Setting up CI at
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Setting up CI at
Setting up CI at

After raising a funding round backed by Y Combinator in 2020, we needed to focus on growing our engineering team. Setting up our own CI process became a top priority; the more of us working on the product and the more customers using it, the greater the costs associated with postponing the task.


We’re a Toronto-based B2B SaaS company that builds developer tools. This case study is about our core product, - a platform for continuous integration, continuous delivery and continuous staging (you can read more about continuous staging with ephemeral environments here).

The motivation

After raising a funding round backed by Y Combinator in 2020, we needed to focus on growing our engineering team. Setting up our own CI process became a top priority; the more of us working on the product and the more customers using it, the greater the costs associated with postponing the task.

Preparing for new hires in advance makes a huge difference. Though it was tempting to devote all development efforts to the product itself, we would be losing the opportunity to adjust our development process as grew. Much like with washing the dishes, putting off the work until later would only result in a huge, painful and disruptive task that would have to be done all at once.

In the meantime we would also be spending more effort on uncoordinated manual testing, dealing with the extra bugs and regressions that inevitably slip by. When we framed the issue this way, the decision became obvious. The developer velocity of both our team and our customers is central to our mission; the CI process could not wait.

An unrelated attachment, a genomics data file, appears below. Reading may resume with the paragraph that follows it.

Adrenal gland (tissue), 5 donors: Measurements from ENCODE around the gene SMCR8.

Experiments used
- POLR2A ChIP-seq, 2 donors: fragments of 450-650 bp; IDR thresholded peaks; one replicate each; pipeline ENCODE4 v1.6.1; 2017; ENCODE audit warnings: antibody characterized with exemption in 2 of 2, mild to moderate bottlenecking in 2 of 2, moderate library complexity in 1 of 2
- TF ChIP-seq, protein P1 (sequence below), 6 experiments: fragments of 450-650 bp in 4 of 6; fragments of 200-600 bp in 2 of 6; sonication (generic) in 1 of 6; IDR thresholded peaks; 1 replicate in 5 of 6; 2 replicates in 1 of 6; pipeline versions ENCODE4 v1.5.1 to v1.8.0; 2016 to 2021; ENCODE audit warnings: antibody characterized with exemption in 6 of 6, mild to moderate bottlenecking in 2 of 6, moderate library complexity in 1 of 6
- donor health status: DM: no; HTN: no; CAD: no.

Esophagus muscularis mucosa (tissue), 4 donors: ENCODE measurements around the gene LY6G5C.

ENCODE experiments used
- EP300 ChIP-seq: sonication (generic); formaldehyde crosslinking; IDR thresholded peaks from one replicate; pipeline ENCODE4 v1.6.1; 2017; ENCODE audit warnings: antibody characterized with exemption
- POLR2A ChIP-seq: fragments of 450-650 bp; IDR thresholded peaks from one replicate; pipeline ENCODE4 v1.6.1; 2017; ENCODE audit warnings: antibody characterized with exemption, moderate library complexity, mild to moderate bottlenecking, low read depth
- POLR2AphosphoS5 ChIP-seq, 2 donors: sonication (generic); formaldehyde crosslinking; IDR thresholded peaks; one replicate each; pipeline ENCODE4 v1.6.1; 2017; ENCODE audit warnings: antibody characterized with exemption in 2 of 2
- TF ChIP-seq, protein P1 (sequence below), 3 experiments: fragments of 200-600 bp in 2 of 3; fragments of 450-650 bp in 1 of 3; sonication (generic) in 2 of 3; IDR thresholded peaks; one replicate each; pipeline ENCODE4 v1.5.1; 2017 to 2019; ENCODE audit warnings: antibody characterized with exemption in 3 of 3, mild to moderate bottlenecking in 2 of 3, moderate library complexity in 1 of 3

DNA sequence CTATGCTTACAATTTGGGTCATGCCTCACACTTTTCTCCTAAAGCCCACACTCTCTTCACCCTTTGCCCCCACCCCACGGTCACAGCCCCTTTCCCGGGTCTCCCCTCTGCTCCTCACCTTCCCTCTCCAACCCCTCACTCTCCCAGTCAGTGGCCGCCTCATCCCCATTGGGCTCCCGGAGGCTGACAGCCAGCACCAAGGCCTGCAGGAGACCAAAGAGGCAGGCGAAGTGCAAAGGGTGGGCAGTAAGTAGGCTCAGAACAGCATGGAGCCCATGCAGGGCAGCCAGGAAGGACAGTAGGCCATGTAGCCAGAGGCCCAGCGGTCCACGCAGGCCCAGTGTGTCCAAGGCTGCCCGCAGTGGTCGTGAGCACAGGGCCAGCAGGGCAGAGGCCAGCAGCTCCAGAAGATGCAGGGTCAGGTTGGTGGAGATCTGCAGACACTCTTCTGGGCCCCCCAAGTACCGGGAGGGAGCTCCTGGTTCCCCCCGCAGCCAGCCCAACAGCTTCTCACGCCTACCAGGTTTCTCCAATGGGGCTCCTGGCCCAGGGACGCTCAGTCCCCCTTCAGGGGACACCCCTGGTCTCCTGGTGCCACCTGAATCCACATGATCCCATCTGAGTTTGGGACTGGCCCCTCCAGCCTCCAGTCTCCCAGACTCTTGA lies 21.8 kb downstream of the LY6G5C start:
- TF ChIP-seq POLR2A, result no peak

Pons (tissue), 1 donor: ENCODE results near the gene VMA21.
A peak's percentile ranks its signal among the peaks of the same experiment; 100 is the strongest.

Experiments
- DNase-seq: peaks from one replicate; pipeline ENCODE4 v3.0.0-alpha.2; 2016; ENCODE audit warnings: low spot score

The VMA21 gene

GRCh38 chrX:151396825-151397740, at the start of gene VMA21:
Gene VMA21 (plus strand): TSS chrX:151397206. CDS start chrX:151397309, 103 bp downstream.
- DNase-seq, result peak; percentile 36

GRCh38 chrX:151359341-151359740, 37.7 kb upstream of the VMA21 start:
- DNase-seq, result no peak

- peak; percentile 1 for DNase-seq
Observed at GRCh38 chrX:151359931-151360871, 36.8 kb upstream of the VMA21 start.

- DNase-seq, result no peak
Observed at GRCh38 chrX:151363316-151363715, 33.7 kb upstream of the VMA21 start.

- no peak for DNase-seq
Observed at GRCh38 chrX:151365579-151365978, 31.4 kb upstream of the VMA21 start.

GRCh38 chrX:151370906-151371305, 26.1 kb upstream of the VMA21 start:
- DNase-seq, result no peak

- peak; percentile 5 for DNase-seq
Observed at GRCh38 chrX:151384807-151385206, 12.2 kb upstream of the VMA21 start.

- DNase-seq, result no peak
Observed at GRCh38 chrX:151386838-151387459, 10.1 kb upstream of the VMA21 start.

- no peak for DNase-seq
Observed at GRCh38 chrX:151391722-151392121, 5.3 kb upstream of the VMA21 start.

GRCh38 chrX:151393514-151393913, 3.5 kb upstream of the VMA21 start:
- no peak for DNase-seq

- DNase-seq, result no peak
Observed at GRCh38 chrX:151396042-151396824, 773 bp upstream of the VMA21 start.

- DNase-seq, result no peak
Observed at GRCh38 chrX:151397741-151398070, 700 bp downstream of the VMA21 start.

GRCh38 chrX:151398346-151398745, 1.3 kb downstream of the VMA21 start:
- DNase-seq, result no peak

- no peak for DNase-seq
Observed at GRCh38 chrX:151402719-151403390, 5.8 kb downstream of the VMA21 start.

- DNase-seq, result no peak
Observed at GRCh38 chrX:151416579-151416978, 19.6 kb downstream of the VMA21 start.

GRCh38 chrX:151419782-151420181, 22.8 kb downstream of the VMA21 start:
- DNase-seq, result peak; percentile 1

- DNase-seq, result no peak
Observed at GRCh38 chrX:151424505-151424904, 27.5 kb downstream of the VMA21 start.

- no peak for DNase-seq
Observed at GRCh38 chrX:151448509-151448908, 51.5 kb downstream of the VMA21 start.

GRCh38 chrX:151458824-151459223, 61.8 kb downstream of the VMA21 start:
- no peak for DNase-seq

Planning it out

Our goal was to ensure no new change could ruin a customer’s day, no matter how quickly progress was made. The simplest way to ensure your product works for your customers is to try it yourself, so we would do just that. For a commit to be merged to our main branch, all critical product features would need to be checked. would automatically start these checks for every new pull request, and the request would stay open until all the tests pass.

While designing the CI pipeline process itself, we stuck to one guiding principle that made it all viable: fast feedback. Order everything so that the average pipeline fails quickly. With this in mind, we sorted tests by how much of the product they cover. Unit tests, smallest in scope and taking the least time, would run early. Product-level feature integration tests, which need a full instance of the application running, would come last.

These steps were clear enough, but there were also about a half hour of software installation and deployment steps to deal with. Still, we were optimistic. We knew that effective configuration and caching would mean none of the setup or deployment steps could substantially slow down the pipeline. The goal was achievable.

Tooling breakdown

The Layerfile